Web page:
When I was 11 years old I took my first shot at writing a novel. I managed a solid 40 pages before abandoning my masterpiece forever more. I have always dreamed of writing a book, but have never managed to complete the task. I suppose I am too much of a perfectionist.
That is why when South African author Jacob Dlamini said to me: “If you find a perfect book, you should be suspicious”, I realised where I had gone wrong.
One may always strive to write perfection, but at the end of the day, perfection will always remain unobtainable. Language is just not suited to it.
The award-winning creator of Native Nostalgia said this in a half-an-hour Q&A session with my class of third year writers on Monday. Despite his incredible success, and the enormous intellect he is, which becomes obvious as soon as he starts talking, he is surprisingly casual and approachable. He makes a point to ask the names of anyone asking him a question, in order to facilitate a conversation rather than a monologue.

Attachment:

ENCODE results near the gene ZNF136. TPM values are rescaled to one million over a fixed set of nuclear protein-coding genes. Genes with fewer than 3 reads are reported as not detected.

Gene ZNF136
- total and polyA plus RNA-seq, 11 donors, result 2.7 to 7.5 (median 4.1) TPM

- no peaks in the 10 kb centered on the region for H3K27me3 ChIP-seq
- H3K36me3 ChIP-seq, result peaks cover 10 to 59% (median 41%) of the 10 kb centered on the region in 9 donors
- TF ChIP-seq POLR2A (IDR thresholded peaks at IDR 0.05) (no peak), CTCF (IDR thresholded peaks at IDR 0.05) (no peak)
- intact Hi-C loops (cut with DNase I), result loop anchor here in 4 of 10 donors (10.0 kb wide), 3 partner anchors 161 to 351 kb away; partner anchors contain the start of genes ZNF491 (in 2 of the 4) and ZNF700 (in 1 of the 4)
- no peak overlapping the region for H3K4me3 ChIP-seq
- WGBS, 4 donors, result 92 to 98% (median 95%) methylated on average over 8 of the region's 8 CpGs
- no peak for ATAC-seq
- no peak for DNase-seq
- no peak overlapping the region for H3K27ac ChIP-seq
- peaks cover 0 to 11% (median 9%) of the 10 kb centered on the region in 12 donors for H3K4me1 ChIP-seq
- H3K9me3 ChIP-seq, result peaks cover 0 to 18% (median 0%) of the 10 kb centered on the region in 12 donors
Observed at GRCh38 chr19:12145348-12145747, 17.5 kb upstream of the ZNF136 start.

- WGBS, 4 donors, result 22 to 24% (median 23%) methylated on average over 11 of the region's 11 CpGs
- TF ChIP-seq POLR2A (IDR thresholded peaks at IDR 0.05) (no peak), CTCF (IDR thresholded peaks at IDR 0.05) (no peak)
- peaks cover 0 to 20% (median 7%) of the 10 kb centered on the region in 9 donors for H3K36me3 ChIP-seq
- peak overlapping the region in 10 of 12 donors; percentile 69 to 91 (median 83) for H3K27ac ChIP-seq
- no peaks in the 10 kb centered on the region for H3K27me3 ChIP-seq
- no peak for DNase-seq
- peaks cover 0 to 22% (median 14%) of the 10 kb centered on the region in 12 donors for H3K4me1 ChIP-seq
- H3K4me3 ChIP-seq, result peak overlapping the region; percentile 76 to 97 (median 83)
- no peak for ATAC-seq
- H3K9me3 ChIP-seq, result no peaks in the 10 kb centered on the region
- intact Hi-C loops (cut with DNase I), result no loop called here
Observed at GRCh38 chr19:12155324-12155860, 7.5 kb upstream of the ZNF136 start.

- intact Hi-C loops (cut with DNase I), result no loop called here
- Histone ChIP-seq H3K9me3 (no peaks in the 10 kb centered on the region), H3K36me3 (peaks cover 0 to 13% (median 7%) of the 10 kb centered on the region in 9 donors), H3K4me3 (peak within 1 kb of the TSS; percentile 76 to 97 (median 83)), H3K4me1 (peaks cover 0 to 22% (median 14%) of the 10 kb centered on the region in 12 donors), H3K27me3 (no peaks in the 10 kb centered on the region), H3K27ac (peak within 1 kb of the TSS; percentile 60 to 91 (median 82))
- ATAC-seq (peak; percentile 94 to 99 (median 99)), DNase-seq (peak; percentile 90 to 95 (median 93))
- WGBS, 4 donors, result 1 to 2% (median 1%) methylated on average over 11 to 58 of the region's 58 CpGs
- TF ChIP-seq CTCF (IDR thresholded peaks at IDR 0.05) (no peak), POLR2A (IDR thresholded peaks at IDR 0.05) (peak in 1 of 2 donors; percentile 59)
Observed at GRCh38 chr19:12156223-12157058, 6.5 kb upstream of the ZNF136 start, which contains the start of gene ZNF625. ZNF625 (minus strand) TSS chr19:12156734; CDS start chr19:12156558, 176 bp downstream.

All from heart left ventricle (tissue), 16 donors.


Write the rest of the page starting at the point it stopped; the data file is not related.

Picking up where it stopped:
He is a natural storyteller, sharing anecdote after anecdote with the class, be it abotut he time he wasn’t allowed to take a pen or notepad with him when interviewing Eugene de Kock in jail, or about his early career as an apprentice. Through all of this he was able to depart knowledge and advise invaluable for an aspiring young writer.
“What is important is to know what you want to write, and to communicate,” he told us. But the most necessary quality of all in creating a book, he said, is obsession.
It is time for me to renew my obsession with writing. It is time for me to write my book. Quite simply, I aspire to one day be like Jacob Dlamini.